2019 AmSAT Annual Conference and General Meeting

What can you do for fun in New York (besides attending the ACGM)?


 Welcome to the Big Apple!

There is so much to do, to see, to experience, and to enjoy in New York City - that we can't fit it all in one spot!

Here is the link to the official New York City Guide: https://www.nycgo.com/ 


Lunch Options Near Columbia University

Faculty House - ACGM is here every day but Saturday
Friedman’s - “Mindful Eating”:   3 minute walk from Faculty House

Arts and Crafts Barn: 3 minute walk


Elysian Fields: 4 minute walk is Greek/ Mediterranean and has good reviews

Sliced by Harlem Pizza Co.: https://slicelife.com/restaurants/ny/new-york/10027/sliced-by-harlem-pizza-co/menu?

Pizza (whole or by the slice): 4 minutes

There's also a hospital very close, about 2 blocks away. They would have a cafeteria there for employees and patients, maybe a Starbucks. 

Nearby Food to Lerner Hall - Saturday sessions will be held there

Near Columbia, recommended, but maybe not walking distance / is a further distance to walk

one bodega in particular that stands out among the masses for a single sandwich: Harlem’s Blue Sky Deli (aka Hajji’s) and its chopped cheese

Sylvia's Restaurant sylviasrestaurant.com

The Hungarian Pastry Shop 1030 Amsterdam Ave



Things to Do, Places to Go -

The 38th Front Runners New York LGBT Pride Run on June 29 is OPEN FOR REGISTRATION!


The fees for non-members (aka NYRR Friends) are:

  • Through March 6: $33.00

  • March 7 through June 29: $37.00

This is a wildly popular race and gets filled very quickly, with costumes galore if anyone wants to dress for the occasion.

Exhibit “Art After Stonewall 1969-1989” at NYU will be happening during the AGM


Coinciding with the 50th anniversary of the Stonewall Uprisings, Art after Stonewall, 1969–1989 is a long-awaited and groundbreaking survey that features over 200 works of art and related visual materials exploring the impact of the Lesbian, Gay, Bisexual, Transgender, and Queer (LGBTQ) liberation movement on visual culture. Presented in two parts—at New York University’s Grey Art Gallery and the Leslie-Lohman Museum of Gay and Lesbian Art—the exhibition features artworks by openly LGBTQ artists such as Vaginal Davis, Louise Fishman, Nan Goldin, Lyle Ashton Harris, Barbara Hammer, Holly Hughes, Greer Lankton, Robert Mapplethorpe, Catherine Opie, Joan Snyder, and Andy Warhol. Art after Stonewall juxtaposes works—many of which elude categorization—and music with historical documents and images taken from magazines, newspapers, and television. The exhibition is organized by the Columbus Museum of Art and is accompanied by an illustrated catalogue.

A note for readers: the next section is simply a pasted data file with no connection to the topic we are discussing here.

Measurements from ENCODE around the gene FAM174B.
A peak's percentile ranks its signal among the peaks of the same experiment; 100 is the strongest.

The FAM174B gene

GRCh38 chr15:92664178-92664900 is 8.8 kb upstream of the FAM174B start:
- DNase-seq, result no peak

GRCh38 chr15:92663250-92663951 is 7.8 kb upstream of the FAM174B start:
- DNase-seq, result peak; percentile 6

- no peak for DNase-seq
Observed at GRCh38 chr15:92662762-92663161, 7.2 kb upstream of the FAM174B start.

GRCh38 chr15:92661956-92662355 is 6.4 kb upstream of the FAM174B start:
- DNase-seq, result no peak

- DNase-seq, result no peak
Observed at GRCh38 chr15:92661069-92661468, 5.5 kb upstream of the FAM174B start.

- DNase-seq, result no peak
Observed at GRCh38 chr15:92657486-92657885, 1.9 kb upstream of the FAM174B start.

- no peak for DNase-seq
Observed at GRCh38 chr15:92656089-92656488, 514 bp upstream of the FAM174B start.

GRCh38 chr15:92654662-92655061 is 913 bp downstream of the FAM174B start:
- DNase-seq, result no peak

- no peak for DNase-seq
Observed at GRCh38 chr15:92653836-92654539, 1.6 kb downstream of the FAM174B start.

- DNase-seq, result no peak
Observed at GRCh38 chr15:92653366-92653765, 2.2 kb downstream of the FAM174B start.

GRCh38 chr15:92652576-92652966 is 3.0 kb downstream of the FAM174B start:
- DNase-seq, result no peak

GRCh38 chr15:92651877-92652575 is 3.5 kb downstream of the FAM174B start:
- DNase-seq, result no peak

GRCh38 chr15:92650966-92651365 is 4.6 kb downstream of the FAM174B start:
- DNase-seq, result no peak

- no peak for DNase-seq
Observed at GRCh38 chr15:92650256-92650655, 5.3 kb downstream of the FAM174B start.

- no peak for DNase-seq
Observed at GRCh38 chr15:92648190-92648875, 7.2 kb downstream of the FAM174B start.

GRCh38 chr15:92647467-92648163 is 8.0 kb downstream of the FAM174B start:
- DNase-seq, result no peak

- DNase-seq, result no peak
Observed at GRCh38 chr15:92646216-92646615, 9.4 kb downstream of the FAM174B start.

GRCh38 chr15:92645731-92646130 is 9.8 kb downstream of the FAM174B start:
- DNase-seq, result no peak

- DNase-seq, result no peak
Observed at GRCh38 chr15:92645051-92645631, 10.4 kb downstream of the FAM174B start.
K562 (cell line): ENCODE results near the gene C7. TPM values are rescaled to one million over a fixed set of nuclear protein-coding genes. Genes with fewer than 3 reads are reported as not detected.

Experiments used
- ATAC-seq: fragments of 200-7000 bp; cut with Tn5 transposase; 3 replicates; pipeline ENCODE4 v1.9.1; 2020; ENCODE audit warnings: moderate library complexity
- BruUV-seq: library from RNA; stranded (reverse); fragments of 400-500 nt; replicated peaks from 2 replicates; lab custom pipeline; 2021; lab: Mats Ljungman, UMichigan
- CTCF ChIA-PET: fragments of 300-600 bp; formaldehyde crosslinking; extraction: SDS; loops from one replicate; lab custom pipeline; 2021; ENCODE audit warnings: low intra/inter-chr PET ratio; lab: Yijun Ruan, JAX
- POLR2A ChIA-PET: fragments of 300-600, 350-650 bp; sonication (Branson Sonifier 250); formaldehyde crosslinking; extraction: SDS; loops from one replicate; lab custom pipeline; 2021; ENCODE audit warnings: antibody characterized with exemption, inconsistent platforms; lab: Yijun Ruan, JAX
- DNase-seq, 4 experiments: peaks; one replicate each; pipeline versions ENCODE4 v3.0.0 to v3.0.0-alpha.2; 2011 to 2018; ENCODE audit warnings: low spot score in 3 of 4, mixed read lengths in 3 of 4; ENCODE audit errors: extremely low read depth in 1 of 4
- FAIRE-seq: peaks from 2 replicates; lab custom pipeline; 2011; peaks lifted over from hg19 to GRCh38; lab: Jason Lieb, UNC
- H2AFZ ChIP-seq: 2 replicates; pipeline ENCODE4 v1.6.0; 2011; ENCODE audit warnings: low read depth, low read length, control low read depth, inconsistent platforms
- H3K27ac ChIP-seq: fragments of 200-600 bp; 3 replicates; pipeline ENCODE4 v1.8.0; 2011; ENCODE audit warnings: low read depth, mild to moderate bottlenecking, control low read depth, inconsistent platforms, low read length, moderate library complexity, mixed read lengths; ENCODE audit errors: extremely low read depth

Love and Resistance: Stonewall 50 at the NY Public Library


The Stonewall Riots were a flash point in LGBTQ history. After the riots that took place at the Stonewall Inn in June 1969, the LGBTQ civil rights movement went from handfuls of pioneering activists to a national movement mobilizing thousands under the banner of Gay Liberation.

This exhibition illustrates this history through the photographs of Kay Tobin Lahusen and Diana Davies, two pioneering photojournalists, who captured the pivotal events of this era and changed the ways that LGBTQ people perceived themselves. Featured alongside these images are other items from the Library’s vast archival holdings in LGBTQ history, including ephemera, periodicals, and more.

More Options:
Caribbean Cultural Center www.cccadi.org/home-page
Schomburg Center for Research in Black Culture nypl.org/locations/schomburg
Studio Museum studiomuseum.org
The National Jazz Museum in Harlem jazzmuseuminharlem.org/
The Apollo apollotheater.org/
St John the Divine stjohndivine.org
The Riverside Church /www.trcnyc.org/history/
Riverside Park nycgovparks.org/park-features/riverside-park/virtual-tour
Morningside Park nycgovparks.org/parks/morningside-park/
Central Park centralparknyc.org